Three transplant auto companies moved last week to build more trucks in North America despite signals that the booming truck market may be starting to cool.
Nissan Motor Co. Ltd. on Thursday, Nov. 9, said it will spend $930 million on a new assembly plant near Jackson, Miss., to produce full-sized trucks, sport-utilities and minivans. Production is scheduled to begin in 2003. It will be Nissan's second U.S. auto plant and its fourth in North America.
At the same time, Mitsubishi Motor Manufacturing of America Inc. and Mercedes-Benz U.S. International Inc. broke ground on U.S. projects to add manufacturing capacity. Both the Mitsubishi and Mercedes-Benz projects were announced earlier.
Last week's trio of brick-and-mortar activities came against the backdrop of a 1.5 percent dip in new-vehicle sales for October. Of particular note, the October reports included a decline of 12,000 units in U.S. light-truck sales from a year ago.
The roaring North American market has been beckoning expansion since the early 1990s. But in the past year or two, analysts have been warning of a slowdown. The warnings are having little effect, although automakers say they have incorporated such concerns into their planning.
Nissan, for instance, planned its Mississippi plant knowing the market likely would turn downward during the next five years, President Carlos Ghosn said.
'And we have taken some extreme scenarios to see how well this project would fare if, instead of a soft landing, you have a little bit more accelerated softening,' Ghosn said. 'And it's looking good.'
Still, some industry observers wonder, why now?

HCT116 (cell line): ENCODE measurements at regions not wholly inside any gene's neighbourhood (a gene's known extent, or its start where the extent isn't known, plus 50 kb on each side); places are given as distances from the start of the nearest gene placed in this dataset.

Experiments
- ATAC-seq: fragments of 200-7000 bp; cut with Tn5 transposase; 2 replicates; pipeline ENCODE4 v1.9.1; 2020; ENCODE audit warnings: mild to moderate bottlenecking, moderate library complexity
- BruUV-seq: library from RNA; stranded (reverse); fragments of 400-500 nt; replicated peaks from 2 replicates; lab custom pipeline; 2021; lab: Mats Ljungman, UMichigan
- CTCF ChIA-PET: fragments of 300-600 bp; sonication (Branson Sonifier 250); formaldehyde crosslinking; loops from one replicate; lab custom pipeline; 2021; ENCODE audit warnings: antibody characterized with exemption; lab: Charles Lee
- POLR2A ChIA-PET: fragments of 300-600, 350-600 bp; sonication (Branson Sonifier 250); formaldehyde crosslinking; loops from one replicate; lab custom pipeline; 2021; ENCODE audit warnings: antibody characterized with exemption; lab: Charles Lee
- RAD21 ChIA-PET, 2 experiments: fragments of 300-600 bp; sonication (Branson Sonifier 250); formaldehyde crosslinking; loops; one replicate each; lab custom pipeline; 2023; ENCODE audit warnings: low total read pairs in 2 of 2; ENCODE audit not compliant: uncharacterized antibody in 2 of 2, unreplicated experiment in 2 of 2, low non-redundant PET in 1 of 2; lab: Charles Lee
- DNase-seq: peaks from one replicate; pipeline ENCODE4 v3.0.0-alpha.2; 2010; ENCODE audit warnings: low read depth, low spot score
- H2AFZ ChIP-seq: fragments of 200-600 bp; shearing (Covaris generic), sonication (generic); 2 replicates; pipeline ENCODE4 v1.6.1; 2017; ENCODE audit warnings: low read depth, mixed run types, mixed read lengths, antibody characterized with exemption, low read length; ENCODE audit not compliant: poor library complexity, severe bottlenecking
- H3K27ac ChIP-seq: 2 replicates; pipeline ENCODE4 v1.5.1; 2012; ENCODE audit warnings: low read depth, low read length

'There is no consensus forecast on the market yet, but this doesn't look like the best time to be expanding,' said Jim Mateyka, vice president of A.T. Kearney Inc., an automotive consulting firm in Southfield, Mich. 'The reality is that the timing is not always logical for these spurts of industry expansion.'
For Nissan, the full-sized truck and sport-utility scheduled to be built in Mississippi are new entries in market categories that have provided robust growth and significant profits to competitors. And Ghosn, as part of his bid to turn Nissan around, doesn't plan to miss out on that business.
'We think there will still be growth in this market,' he said. 'This is one of the most popular segments of the market.'
The $930 million Nissan is spending on the new plant will be augmented with $295 million in incentives from Mississippi. In contrast, Mercedes-Benz originally spent $300 million on the M-class assembly plant in Vance, Ala., aided by $253 million from the state.
But now Mercedes is spending an additional $600 million to expand the plant to boost output above 80,000 units per year and have room for derivative vehicles off the M-class platform.
HOPE FOR MITSUBISHI
In Mitsubishi's case, the brand has been making a comeback for the past two years as it struggled with global financial troubles.
Richard Gilligan, executive vice president of the Illinois company, said Mitsubishi has been planning for months to launch the project there. In the first 10 months of this year, Mitsubishi sales were up 28 percent over 1999.
'Because of the dramatic improvements we have made in the quality of our vehicles and the efficiencies of our manufacturing process, we are better positioned now than ever before to undertake the exciting introduction of an SUV in the North American market,' Gilligan said.
Nor has a slumping U.S. market been an obstacle to foreign auto industry investment in the past. In the early 1980s, during one of the worst recessions in modern times, both Honda and Nissan built their first auto plants in the United States.